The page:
8.5. Getting started with A/D converters¶
For this tutorial, we will focus on the standard application of A/D converters: detecting or applying analog signals
As one of the major advatages of the plugin concept, all A/D converters shall behave in the same manner when given the same command. There may however be some special properties of some devices, wich cause slightly different behavior in very specialised cases. For further information read the plugin documentation of your device.
188.8.131.52. Start/Stop device¶
Before using a A/D converter, we have to start it. Then, single or continuous data acquisition may follow. After usage, the device has to be stopped. This is done with the functions
Like in the case of grabbers, startDevice or stopDevice can be called multiple times in a sequence. Only the first call of startDevice will set the device to a state that is ready to acquire data and the last
call of stopDevice will reset this state. This is implemented by an internal counter.
1myadda = dataIO("[Your plugin name]") # e.g. "MeasurementComputing" 2myadda.startDevice() 3myadda.stopDevice()
184.108.40.206. Detecting analog signals¶
Most times an A/D converter is used to detect analog signal like the voltage of a photodiode receiver. The procedure is fairly easy: once you have a running instance of the converter,
acquire() triggers the acquisition of the specified converter input pins. The data are then retrieved either by the
copyVal() command. Most of the A/D converters allows the parallel acquisition of several input ports. Here,
getVal() makes a shallow
copyVal() gives you a deep copy. In the case of the shallow copy, pass an arbitrary initialized dataObject to
object is then reconfigured to the right type and size and will contain a shallow copy of the recently acquired data. However, once the device acquires new data, it is possible
that the content of the dataObject will be changed, too, since it is only a shallow copy (however: this is a fast method to get the data). In the latter case of the method
copyVal you have to either pass an empty dataObject or a dataObject whose type and current region of interest fits to the expected output of the recent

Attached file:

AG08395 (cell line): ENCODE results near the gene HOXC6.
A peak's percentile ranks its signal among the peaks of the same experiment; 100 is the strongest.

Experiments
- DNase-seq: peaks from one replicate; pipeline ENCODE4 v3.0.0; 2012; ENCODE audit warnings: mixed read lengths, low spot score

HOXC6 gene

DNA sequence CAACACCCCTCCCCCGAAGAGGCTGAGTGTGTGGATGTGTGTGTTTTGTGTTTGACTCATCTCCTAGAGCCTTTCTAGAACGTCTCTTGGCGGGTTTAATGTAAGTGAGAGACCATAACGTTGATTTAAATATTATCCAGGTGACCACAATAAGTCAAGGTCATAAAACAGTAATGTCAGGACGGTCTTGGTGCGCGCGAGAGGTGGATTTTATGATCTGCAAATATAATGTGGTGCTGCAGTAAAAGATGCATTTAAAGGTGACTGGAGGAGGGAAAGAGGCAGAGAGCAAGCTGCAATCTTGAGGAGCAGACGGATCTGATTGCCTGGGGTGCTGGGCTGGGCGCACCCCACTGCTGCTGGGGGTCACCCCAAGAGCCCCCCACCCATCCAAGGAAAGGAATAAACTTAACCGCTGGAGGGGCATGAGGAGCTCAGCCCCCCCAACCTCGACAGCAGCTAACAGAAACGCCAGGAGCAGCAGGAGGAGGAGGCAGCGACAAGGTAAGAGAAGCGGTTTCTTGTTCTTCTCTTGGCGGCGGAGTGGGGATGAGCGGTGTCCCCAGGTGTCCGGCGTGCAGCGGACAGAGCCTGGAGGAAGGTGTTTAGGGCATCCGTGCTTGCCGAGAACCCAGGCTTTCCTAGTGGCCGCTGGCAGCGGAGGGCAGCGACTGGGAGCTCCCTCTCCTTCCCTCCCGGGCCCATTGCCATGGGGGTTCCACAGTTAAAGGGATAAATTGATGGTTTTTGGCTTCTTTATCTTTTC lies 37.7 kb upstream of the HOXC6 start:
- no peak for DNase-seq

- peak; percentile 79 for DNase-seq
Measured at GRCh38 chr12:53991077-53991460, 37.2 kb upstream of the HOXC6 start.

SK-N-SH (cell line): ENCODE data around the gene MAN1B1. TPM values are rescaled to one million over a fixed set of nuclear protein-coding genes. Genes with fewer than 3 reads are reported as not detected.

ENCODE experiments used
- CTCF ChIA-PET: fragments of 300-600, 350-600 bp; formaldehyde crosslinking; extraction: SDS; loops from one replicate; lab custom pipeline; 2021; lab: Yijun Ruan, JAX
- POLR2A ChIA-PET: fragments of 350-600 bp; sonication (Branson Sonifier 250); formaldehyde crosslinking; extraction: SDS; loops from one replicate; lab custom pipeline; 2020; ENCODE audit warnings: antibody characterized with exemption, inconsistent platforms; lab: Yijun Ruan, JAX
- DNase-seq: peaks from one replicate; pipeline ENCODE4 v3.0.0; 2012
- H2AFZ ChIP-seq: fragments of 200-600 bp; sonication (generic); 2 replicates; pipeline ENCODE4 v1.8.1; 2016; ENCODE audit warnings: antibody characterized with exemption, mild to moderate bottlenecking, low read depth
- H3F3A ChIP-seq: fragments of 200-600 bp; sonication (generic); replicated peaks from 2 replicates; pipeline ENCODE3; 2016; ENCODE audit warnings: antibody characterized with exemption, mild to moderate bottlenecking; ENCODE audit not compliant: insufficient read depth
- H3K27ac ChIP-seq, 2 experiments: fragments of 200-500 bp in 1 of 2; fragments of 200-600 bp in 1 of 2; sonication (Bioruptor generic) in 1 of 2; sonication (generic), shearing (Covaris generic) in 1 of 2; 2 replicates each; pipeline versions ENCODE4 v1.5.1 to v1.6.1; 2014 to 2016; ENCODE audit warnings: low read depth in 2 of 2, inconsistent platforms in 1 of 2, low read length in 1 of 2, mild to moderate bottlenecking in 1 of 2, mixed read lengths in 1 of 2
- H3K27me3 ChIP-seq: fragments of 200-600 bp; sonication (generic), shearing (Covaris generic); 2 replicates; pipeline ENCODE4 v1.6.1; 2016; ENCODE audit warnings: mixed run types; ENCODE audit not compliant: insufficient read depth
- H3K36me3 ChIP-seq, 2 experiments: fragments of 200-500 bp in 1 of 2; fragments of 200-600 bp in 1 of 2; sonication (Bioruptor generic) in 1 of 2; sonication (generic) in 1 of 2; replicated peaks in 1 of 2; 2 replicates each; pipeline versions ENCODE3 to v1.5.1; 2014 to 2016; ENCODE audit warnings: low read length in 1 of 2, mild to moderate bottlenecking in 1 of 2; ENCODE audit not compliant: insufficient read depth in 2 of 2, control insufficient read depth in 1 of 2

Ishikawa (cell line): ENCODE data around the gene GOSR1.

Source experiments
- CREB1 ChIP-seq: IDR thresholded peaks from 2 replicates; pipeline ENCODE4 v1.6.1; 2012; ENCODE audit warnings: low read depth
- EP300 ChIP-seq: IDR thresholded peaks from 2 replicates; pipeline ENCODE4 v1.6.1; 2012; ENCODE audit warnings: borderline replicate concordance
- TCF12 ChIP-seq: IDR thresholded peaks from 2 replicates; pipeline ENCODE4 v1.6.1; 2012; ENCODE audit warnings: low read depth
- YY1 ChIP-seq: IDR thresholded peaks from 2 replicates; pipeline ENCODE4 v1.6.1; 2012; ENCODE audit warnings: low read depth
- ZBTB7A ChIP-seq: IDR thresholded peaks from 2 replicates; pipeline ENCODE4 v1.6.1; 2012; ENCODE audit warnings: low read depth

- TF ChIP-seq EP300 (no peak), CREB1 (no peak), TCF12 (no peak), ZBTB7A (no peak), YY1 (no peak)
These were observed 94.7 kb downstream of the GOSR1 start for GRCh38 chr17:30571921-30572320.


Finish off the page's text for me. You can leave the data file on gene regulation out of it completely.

acquisition. Then, you will obtain a deep copy of the acquired data array into the allocated dataObject or a newly allocated dataObject with the deeply copied data if it has been empty before.
Depending on the plugin, it is possible to simultaneously acquire data from multiple input pins (denoted bye channels) as well as a series of data from each pin (denoted by number of samples). Each channel is represented by one row in the dataObject, whereas the number of samples are put in this line.
Simple example for the plugin MeasurementComputing. Here the input is defined between the input port channel 0 and 3. The dataObject will therefore have 4 rows:
1dObj = dataObject() # no need for fixed size or data type here, we be defined by getVal command 2myadda = dataIO("MeasurementComputing", board_number) 3high_channel = 3 4low_channel = 0 5myadda.setParam("analog_high_input_channel", high_channel) 6myadda.setParam("analog_low_input_channel", low_channel) 7myadda.acquire() 8myadda.getVal(dObj)
220.127.116.11. Setting analog output values¶
A/D converters can also be used to apply analog output voltage to the specified output ports. This example shows with the MeasurementComputing adda plugin how to do so. Depending on the plugin and devices. This may be possible by using voltage or digital values:
1# set the analog output by digital values 2numberChannels = 2 3numberSamples = 1 4outValues = dataObject([numberChannels, numberSamples], 'int16') 5outValues[:,:] = 1023 # 5V analog output in case of 10bit output channel resolution 6myadda.setVal(outValues)
Most adda plugins let you control the device’s settings through a set of parameters. Common parameters are Parameters are checked and set by getParam() and setParam() as seen in the section Usage of hardware plugins before.
If you don’t know the name of the parameter you want to check, try getParamListInfo().